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HindustanTimes Tue,16 Sep 2014
Grape expectations: 10 things you should know about wine
Vir Sanghvi, Hindustan Times
August 09, 2014
First Published: 16:32 IST(9/8/2014)
Last Updated: 16:21 IST(10/8/2014)
Columnist Vir Sanghvi

Now that the wine boom seems well and truly underway in India, I am inundated with questions about how to tell whether a wine is good, what it means to be a New World wine, whether wine goes with Indian food, and so on.

I have answered at least some of these questions before. But clearly there is a whole new generation of wine drinkers that has not seen those columns. So, in response to public demand (how grand that sounds!), here are answers to some of the questions I am asked most often about wine.
 
Can you judge a wine by its grape variety?
Only upto a point. Some of the world’s best wines are made from Cabernet Sauvignon for instance. But then, so is a lot of rubbish. A grape variety is like a meat, a fowl or a fish. You can make great dishes from chicken and you can also make terrible dishes.

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So, what is the point of mentioning the grape variety or ordering a wine by the name of the grape as in “I’d like a glass of Chardonnay, please?”
Well, it serves as a rough guide. All chicken dishes, for instance, no matter how good or bad, will have something in common. So all Chardonnays will share some essential characteristics. But basically, it is pretty silly to demand a wine made from a particular grape without knowing which wine it actually is. The grape alone is no indication of quality. You wouldn’t go into a restaurant, not look at the menu, and say “I’ll have some chicken”. You’d want to know little bit more about the dish. So it is with wine.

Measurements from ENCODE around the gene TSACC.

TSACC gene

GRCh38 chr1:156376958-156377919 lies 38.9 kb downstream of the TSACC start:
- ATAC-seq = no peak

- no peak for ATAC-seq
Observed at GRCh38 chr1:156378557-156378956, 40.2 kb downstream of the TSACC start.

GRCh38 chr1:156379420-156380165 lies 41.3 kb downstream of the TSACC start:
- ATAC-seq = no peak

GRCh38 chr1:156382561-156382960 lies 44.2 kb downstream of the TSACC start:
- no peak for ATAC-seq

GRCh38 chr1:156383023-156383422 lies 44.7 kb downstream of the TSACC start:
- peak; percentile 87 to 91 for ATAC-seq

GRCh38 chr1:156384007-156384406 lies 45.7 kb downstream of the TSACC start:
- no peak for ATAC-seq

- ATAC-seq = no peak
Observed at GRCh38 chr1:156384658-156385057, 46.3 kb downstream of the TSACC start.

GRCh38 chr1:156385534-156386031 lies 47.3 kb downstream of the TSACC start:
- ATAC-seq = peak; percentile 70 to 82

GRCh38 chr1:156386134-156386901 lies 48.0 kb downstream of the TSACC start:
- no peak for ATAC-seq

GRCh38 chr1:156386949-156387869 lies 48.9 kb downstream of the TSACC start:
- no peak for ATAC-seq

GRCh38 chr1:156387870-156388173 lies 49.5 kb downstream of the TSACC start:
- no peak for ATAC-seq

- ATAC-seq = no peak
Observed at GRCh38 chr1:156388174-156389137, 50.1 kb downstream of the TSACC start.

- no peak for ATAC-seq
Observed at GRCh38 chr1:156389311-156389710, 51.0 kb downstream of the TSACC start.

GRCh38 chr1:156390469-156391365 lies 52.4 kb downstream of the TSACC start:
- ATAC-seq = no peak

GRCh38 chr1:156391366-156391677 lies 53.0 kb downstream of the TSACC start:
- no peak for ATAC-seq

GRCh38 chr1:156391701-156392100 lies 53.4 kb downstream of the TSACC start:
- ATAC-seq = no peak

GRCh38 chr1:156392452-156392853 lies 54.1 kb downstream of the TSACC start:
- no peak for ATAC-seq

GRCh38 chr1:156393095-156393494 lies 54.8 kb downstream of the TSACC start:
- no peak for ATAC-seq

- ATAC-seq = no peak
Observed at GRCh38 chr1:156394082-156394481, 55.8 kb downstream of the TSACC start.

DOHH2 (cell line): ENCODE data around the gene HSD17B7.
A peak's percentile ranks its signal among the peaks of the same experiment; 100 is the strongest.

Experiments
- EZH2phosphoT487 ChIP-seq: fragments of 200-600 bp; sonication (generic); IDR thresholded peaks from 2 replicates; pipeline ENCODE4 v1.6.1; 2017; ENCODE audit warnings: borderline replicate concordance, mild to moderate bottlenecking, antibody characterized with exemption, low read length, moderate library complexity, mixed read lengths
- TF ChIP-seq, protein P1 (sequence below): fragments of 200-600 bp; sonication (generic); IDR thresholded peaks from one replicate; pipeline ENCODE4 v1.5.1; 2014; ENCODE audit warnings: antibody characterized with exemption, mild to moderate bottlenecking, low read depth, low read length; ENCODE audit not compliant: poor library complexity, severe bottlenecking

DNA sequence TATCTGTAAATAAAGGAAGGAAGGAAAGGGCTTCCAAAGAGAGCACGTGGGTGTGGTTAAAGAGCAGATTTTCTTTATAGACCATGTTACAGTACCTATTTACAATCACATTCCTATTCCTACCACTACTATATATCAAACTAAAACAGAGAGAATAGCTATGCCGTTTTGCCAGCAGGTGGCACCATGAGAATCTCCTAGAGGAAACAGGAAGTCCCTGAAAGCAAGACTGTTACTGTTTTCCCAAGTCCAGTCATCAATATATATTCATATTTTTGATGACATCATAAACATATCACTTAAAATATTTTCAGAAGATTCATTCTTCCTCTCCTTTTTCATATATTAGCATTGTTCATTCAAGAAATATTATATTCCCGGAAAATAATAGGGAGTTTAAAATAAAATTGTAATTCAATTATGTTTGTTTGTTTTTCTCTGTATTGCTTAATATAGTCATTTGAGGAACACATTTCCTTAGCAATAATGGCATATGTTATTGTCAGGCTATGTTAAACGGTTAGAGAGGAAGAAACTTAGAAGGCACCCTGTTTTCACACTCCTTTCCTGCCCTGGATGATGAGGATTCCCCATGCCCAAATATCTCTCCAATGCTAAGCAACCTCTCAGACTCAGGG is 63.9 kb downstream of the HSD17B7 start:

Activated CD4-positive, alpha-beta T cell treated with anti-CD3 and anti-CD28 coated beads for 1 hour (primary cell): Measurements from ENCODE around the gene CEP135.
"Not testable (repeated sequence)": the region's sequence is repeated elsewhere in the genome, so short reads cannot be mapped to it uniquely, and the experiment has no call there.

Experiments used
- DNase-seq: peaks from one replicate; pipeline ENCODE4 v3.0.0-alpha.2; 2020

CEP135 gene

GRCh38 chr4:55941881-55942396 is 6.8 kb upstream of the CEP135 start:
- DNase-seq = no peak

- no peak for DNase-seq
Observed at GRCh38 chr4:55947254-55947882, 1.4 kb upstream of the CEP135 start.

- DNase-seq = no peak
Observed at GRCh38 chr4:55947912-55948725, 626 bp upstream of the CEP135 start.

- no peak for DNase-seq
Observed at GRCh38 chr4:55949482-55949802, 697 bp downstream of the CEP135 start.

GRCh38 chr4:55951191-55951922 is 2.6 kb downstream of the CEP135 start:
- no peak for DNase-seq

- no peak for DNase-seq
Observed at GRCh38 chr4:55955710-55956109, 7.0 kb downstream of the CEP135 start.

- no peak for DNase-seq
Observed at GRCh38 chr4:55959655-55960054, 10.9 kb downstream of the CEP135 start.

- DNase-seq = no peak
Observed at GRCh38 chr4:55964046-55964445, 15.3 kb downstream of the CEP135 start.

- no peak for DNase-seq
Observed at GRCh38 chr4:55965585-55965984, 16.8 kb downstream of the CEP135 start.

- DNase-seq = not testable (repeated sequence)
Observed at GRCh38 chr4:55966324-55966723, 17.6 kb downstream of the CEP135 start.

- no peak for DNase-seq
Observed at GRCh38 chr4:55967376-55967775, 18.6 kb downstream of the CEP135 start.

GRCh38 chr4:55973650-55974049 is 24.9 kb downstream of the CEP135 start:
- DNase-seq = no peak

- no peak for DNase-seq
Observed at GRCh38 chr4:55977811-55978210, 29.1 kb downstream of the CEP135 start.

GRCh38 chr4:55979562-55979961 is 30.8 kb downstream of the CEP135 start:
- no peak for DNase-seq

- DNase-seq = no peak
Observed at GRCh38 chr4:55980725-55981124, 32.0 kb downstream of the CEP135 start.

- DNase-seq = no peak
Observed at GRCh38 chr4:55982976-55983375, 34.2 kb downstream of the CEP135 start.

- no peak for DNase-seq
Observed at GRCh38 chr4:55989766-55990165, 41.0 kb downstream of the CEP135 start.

Why do some wine bottles make no mention of the grape variety?
In essence, this is the difference between two philosophies. In the Old World (i.e. Europe, but mainly France), they incline to the view that the most important determinant of the quality of a wine is the region where it is grown. Thus French wines are not usually divided by Chardonnay or Cabernet Sauvignon or whatever.

They are labelled according to the region they come from: Bordeaux, Burgundy, Loire etc. The better the wine, the more specific the regional identification. A good Bordeaux may be labelled Médoc; an even better one could be identified by the village or town it came from, say Pauillac.

In the New World (Chile, Australia, South Africa and New Zealand but mostly, America), they are content with very broad regional classifications. For them, the grapes are the important thing.

What makes more sense: region or grape variety?